logo logo

All 28 EU members must approve post-Brexit trade deal, union’s lawyer says

The Independent | 22 December 2016

All 28 EU members must approve post-Brexit trade deal, union’s lawyer says

by Zlata Rodionova

A top judge in the European courts has said that national parliaments should ratify key aspects of future EU trade deals, in a decision that could complicate Theresa May’s plan to secure a fast-track trade deal with the EU after Brexit.

Eleanor Sharpston, an advocate general at the European Court of Justice (ECJ) in Luxembourg, issued a legal opinion ruling that all 38 national and regional parliaments, including the EU’s 28 national parliaments, five regional and linguistic parliaments in Belgium, as well as at least five upper chambers in Europe have to approve an EU trade deal with Singapore that is currently in the works.

This means that Mrs May will have to go through the same process for any post-Brexit deal, leaving the government with the possibility that any regional or national assembly could delay a trade deal or block it entirely.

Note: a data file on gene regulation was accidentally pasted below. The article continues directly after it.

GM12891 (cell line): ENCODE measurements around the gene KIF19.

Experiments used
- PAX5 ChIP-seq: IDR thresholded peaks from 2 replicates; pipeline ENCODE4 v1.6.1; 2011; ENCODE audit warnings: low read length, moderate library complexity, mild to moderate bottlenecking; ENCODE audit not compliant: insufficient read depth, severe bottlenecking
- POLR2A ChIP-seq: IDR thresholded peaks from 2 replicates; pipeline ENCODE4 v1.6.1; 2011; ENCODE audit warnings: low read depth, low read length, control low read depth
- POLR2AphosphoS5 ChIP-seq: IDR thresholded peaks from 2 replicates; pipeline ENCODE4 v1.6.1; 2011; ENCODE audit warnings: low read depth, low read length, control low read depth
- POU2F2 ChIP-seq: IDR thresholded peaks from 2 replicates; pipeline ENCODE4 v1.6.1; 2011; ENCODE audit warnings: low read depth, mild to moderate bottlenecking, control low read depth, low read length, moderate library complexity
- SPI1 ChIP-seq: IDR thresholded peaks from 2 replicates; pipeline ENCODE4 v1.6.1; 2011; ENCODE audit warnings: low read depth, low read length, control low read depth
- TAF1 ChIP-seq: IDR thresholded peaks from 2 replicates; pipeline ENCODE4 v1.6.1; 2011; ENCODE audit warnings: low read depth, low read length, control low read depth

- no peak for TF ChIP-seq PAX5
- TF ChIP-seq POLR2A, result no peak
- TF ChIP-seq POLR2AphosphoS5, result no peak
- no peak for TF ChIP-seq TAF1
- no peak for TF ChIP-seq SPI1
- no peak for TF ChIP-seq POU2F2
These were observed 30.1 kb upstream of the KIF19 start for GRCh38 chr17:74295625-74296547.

Earlier this year the EU-Canada free trade deal (CETA) nearly collapsed after seven years of negotiation. It was vetoed by the region of Wallonia in Belgium, which eventually agreed to support the deal.

Brexit Secretary David Davis previously said he believes that the UK’s Brexit deal should be “negotiable” within an 18-month period.

In her ruling, Mrs Sharpston, acknowledged that her decision could make it more difficult for the EU to push other trade deals through the approval process.

Her decision does not bind the ECJ, although the court does tend to follow the lead of its top judges in the majority of cases.

A verdict by the Luxembourg court will stand as key jurisprudence for future trade deals including any deal with Britain.

André Sapir, senior fellow at the Bruegel think-tank, told the Financial Times that it was too early to say what the consequences could be for Brexit. However, he acknowledged the ruling "would increase the uncertainty around trade deals in general"

He said: "It complicates the process, there’s no doubt about it. You are subject to the possibility of a hold-up by one country.”

 source: The Independent